GTK/GNOME / Python testing tools

I am in need of some test automation tools for a GTK/GNOME GUI, and after scanning the Python Testing Tools Taxonomy and doing a bit of investigating, it looks like there are three possibilites.

dogtail and the Linux Desktop Testing Project both use accessibility libraries to drive GNOME applications. I found two comparisons here and here. It seems like dogtail is more me-friendly (better Python interface, less XML) and LDTP is more mature and up-to-date.

A third option is Xnee, which is a generic (and non-Python) X-Windows event recorder and playback system. There's a brief mention of it "in the wild" here.

I would be interested in any personal knowledge people have of these projects. None of them seem to be that widely used or mentioned, based solely on Google juice, so anything you can tell me would help. Right now I'm thinking that I will have to just try each of them out to see which one fits my needs best... <sigh>


Legacy Comments

Posted by Ali Afshar on 2007-10-31 at 19:48.

Hi Titus, good luck searching for what has become for me the Holy
Grail of Gui programming.    If you are doing PyGTK, I can recommend
the (prototype) test recorder/player in Kiwi (also listed on the
Taxonomy) <a href="">http://www.</a>. It records your events as a Python
script that looks very much like a doctest.    Unfortunately it is
still incomplete, and I am not sure the author (Johan Dahlin) has a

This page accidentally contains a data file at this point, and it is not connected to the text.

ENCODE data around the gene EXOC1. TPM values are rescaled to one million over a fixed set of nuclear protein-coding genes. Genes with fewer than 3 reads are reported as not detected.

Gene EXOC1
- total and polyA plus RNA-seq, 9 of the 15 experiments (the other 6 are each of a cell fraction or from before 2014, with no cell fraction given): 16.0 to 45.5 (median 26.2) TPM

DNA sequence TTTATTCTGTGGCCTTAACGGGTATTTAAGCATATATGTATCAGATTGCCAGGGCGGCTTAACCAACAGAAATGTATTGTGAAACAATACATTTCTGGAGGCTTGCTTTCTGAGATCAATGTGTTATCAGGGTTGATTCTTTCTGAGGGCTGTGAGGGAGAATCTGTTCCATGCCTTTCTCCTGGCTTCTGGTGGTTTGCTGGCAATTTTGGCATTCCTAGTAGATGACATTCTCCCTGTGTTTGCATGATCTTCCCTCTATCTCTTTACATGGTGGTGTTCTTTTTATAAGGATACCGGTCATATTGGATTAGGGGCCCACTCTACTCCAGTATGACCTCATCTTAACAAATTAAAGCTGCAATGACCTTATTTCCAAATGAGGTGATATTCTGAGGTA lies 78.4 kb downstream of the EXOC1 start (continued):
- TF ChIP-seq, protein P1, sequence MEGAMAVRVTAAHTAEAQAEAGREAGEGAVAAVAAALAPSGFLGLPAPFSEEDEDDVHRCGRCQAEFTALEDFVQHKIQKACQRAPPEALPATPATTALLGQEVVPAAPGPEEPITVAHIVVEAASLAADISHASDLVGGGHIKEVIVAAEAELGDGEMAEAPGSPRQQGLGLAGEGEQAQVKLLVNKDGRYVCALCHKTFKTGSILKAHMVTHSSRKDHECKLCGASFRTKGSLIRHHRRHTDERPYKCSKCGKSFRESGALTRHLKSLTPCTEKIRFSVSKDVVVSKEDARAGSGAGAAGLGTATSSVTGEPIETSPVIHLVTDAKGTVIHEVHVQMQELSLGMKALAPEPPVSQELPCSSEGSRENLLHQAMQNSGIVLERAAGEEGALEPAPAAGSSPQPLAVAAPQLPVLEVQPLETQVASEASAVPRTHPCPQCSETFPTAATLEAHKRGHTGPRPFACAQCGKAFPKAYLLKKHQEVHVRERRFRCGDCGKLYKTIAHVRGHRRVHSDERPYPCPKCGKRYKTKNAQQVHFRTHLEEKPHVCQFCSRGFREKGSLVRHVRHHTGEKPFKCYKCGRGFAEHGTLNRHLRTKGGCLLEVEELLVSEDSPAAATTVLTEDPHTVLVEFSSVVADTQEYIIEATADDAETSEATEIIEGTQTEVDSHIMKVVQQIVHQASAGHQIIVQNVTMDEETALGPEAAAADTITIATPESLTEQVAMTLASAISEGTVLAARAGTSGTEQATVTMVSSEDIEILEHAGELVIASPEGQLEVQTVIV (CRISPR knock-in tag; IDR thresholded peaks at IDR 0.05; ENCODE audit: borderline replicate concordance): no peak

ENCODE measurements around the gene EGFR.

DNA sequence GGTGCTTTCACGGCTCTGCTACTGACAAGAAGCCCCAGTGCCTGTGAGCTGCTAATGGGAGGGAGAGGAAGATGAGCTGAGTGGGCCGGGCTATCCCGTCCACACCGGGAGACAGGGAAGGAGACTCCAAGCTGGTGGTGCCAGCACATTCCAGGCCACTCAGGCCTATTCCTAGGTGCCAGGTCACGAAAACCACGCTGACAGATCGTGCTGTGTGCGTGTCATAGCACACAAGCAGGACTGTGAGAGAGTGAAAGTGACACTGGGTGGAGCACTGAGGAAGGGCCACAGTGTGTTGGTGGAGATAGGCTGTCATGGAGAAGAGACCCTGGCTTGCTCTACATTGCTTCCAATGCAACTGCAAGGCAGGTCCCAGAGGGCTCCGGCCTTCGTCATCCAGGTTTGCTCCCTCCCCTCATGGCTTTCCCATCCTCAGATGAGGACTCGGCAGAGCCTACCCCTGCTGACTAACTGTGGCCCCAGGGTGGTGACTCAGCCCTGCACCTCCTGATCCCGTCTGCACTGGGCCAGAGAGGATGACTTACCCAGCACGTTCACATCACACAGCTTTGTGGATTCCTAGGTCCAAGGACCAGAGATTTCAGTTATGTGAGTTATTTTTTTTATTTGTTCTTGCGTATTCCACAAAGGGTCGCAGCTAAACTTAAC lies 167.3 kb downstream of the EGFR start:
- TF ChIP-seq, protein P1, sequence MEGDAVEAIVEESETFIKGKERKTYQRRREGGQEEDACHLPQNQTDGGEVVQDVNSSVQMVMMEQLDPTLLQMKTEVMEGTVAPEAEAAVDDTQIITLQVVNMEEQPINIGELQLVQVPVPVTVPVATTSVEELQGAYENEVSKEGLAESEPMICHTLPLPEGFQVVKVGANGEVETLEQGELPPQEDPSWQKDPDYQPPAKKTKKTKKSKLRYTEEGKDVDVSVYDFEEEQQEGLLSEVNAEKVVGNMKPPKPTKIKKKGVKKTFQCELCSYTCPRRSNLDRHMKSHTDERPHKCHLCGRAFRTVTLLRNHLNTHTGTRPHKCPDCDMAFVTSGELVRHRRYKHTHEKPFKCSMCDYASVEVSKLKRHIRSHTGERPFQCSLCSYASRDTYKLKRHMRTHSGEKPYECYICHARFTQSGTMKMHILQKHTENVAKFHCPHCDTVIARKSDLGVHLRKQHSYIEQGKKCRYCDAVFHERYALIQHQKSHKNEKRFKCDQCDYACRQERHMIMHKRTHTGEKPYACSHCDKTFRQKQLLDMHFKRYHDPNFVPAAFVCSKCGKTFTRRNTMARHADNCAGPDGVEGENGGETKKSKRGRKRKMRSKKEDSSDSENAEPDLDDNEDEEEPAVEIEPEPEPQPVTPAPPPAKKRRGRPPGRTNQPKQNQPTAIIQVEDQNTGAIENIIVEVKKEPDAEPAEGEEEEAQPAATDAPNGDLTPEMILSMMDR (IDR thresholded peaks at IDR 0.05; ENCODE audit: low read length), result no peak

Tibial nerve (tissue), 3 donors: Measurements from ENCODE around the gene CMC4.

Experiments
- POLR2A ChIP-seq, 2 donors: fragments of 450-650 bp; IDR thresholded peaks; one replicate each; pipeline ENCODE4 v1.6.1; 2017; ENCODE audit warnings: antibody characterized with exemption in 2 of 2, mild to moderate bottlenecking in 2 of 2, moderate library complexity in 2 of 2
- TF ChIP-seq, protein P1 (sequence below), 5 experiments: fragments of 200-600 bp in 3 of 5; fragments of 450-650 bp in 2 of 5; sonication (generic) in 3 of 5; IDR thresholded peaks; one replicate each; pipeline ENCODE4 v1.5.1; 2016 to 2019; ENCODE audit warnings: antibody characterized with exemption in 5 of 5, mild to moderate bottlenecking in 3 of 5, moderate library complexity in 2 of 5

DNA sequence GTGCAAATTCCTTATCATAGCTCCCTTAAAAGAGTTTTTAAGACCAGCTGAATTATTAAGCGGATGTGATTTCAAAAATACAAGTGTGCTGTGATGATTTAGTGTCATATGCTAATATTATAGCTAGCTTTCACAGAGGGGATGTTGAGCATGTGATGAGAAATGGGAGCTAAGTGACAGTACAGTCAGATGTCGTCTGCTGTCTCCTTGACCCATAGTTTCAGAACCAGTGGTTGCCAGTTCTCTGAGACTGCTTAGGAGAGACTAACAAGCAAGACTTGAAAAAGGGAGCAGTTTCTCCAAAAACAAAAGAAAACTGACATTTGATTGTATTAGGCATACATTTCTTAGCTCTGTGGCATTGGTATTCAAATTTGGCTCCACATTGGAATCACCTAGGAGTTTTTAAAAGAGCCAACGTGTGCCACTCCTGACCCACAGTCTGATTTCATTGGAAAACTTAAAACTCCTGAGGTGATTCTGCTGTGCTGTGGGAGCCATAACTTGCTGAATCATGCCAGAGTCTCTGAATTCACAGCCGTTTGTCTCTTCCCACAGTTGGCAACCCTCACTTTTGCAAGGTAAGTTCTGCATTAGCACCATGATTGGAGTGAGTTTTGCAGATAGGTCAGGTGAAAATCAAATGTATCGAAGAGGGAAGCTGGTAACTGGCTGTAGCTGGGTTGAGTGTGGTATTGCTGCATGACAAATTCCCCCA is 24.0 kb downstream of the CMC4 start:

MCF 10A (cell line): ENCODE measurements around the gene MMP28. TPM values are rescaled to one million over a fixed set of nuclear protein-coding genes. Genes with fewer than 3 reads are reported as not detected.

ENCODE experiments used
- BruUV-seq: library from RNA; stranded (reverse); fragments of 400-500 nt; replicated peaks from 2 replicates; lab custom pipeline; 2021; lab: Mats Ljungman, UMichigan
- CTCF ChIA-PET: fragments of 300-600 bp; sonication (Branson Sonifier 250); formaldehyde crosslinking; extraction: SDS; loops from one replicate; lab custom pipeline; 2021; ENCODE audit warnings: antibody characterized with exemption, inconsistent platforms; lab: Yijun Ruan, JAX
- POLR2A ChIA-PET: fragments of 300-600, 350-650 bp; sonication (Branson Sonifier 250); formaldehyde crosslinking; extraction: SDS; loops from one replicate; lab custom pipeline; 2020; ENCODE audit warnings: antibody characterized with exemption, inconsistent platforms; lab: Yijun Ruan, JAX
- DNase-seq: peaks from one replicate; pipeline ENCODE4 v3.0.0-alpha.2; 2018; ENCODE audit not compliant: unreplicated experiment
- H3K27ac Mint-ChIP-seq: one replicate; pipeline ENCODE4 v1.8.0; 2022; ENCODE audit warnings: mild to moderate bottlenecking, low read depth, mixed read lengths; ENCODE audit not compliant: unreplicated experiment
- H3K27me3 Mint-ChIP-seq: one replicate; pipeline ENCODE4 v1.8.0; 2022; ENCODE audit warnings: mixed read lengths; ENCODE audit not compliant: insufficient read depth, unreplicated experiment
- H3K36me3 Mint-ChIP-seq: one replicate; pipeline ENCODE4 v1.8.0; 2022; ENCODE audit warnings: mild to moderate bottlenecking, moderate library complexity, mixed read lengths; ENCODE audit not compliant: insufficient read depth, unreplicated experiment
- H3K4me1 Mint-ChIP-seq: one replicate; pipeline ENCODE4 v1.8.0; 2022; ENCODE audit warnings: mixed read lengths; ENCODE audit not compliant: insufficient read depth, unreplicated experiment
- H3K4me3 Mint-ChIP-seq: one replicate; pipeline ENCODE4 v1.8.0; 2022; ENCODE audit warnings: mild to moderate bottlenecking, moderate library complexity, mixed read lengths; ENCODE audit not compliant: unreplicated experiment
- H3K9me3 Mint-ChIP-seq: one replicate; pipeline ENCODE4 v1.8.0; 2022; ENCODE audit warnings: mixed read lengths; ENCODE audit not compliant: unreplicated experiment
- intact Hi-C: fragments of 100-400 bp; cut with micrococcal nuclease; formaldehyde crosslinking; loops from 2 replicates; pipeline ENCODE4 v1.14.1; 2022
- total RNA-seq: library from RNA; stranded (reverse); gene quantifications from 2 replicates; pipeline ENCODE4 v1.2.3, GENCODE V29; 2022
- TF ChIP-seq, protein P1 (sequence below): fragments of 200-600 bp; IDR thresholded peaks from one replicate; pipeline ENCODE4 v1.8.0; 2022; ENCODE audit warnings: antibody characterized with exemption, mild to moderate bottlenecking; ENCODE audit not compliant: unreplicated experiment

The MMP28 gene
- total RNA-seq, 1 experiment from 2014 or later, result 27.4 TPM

keen interest in developing it further.    Here is a little example I
just recorded. The application opened a login dialog, and I am just
entering the login username "admin":    ... -*- Mode: doctest -*-  ...
run:  &gt;&gt;&gt; from kiwi.ui.test.runner import runner
&gt;&gt;&gt; runner.start()  &gt;&gt;&gt; runner.sleep(6.7)
&gt;&gt;&gt; GtkDialog = runner.waitopen("GtkDialog")  &gt;&gt;&gt;
GtkDialog.GtkEntry.set_text("a")  &gt;&gt;&gt;
GtkDialog.GtkEntry.set_text("ad")  &gt;&gt;&gt; runner.sleep(0.1)
&gt;&gt;&gt; GtkDialog.GtkEntry.set_text("adm")  &gt;&gt;&gt;
runner.sleep(0.1)    You can play the script back then, including
assertions where required.    On a different note, I use this approach
to synchronise PyGTK in order to test it properly:    <a
pygtk.html</a>    Ali

Posted by Noah Gift on 2007-11-01 at 19:26.

Titus,    I just started looking at all three of these as well.  If
you are testing GTK 1 applications too, as GTK 2 is when user
accessibility stuff was added, then you are limited to Xnee.  I
started to use Xnee and it is quite interesting, but one limitation I
ran into was, how do you assert if a condition has not been met?    If
you start doing more with Xnee, and find some ways to make Xnee a test
harness, I would be very interested.  Xnee does have quite a bit of
raw potential.

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